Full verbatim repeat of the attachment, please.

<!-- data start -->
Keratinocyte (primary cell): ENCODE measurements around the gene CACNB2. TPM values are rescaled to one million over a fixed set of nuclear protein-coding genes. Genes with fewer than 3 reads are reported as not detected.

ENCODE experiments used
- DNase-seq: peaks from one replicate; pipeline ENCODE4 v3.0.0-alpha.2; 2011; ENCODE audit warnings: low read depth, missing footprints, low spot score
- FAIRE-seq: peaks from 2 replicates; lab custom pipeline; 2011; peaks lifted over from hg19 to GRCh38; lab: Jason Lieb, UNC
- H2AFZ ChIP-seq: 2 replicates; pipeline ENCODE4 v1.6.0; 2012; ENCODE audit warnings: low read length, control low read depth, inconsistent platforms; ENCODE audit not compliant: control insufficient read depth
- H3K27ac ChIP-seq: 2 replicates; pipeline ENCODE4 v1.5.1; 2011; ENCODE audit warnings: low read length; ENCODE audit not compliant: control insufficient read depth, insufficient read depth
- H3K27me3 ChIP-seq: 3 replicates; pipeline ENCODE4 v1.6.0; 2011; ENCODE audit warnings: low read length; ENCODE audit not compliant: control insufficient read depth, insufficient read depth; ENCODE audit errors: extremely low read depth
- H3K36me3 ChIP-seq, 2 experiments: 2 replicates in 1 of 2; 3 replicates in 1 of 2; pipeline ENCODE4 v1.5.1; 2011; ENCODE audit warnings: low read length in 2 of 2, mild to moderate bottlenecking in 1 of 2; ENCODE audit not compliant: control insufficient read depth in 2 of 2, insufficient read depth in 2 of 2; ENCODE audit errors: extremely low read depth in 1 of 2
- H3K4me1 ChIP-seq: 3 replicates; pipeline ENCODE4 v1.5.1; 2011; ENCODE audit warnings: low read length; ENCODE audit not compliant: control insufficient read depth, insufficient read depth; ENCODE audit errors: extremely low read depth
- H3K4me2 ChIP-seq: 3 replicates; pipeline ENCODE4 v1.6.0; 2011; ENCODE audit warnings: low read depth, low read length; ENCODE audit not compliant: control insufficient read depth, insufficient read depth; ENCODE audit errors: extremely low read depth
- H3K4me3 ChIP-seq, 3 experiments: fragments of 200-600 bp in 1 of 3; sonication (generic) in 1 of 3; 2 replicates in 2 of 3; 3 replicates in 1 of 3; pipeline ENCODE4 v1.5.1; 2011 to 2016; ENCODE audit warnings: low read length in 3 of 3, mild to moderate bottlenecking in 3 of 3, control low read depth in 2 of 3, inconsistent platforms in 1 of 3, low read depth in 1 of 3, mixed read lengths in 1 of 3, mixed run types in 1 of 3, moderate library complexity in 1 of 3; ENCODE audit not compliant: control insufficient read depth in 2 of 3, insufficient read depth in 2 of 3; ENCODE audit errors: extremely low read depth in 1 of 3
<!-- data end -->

Keratinocyte (primary cell): ENCODE measurements around the gene CACNB2. TPM values are rescaled to one million over a fixed set of nuclear protein-coding genes. Genes with fewer than 3 reads are reported as not detected.

ENCODE experiments used
- DNase-seq: peaks from one replicate; pipeline ENCODE4 v3.0.0-alpha.2; 2011; ENCODE audit warnings: low read depth, missing footprints, low spot score
- FAIRE-seq: peaks from 2 replicates; lab custom pipeline; 2011; peaks lifted over from hg19 to GRCh38; lab: Jason Lieb, UNC
- H2AFZ ChIP-seq: 2 replicates; pipeline ENCODE4 v1.6.0; 2012; ENCODE audit warnings: low read length, control low read depth, inconsistent platforms; ENCODE audit not compliant: control insufficient read depth
- H3K27ac ChIP-seq: 2 replicates; pipeline ENCODE4 v1.5.1; 2011; ENCODE audit warnings: low read length; ENCODE audit not compliant: control insufficient read depth, insufficient read depth
- H3K27me3 ChIP-seq: 3 replicates; pipeline ENCODE4 v1.6.0; 2011; ENCODE audit warnings: low read length; ENCODE audit not compliant: control insufficient read depth, insufficient read depth; ENCODE audit errors: extremely low read depth
- H3K36me3 ChIP-seq, 2 experiments: 2 replicates in 1 of 2; 3 replicates in 1 of 2; pipeline ENCODE4 v1.5.1; 2011; ENCODE audit warnings: low read length in 2 of 2, mild to moderate bottlenecking in 1 of 2; ENCODE audit not compliant: control insufficient read depth in 2 of 2, insufficient read depth in 2 of 2; ENCODE audit errors: extremely low read depth in 1 of 2
- H3K4me1 ChIP-seq: 3 replicates; pipeline ENCODE4 v1.5.1; 2011; ENCODE audit warnings: low read length; ENCODE audit not compliant: control insufficient read depth, insufficient read depth; ENCODE audit errors: extremely low read depth
- H3K4me2 ChIP-seq: 3 replicates; pipeline ENCODE4 v1.6.0; 2011; ENCODE audit warnings: low read depth, low read length; ENCODE audit not compliant: control insufficient read depth, insufficient read depth; ENCODE audit errors: extremely low read depth
- H3K4me3 ChIP-seq, 3 experiments: fragments of 200-600 bp in 1 of 3; sonication (generic) in 1 of 3; 2 replicates in 2 of 3; 3 replicates in 1 of 3; pipeline ENCODE4 v1.5.1; 2011 to 2016; ENCODE audit warnings: low read length in 3 of 3, mild to moderate bottlenecking in 3 of 3, control low read depth in 2 of 3, inconsistent platforms in 1 of 3, low read depth in 1 of 3, mixed read lengths in 1 of 3, mixed run types in 1 of 3, moderate library complexity in 1 of 3; ENCODE audit not compliant: control insufficient read depth in 2 of 3, insufficient read depth in 2 of 3; ENCODE audit errors: extremely low read depth in 1 of 3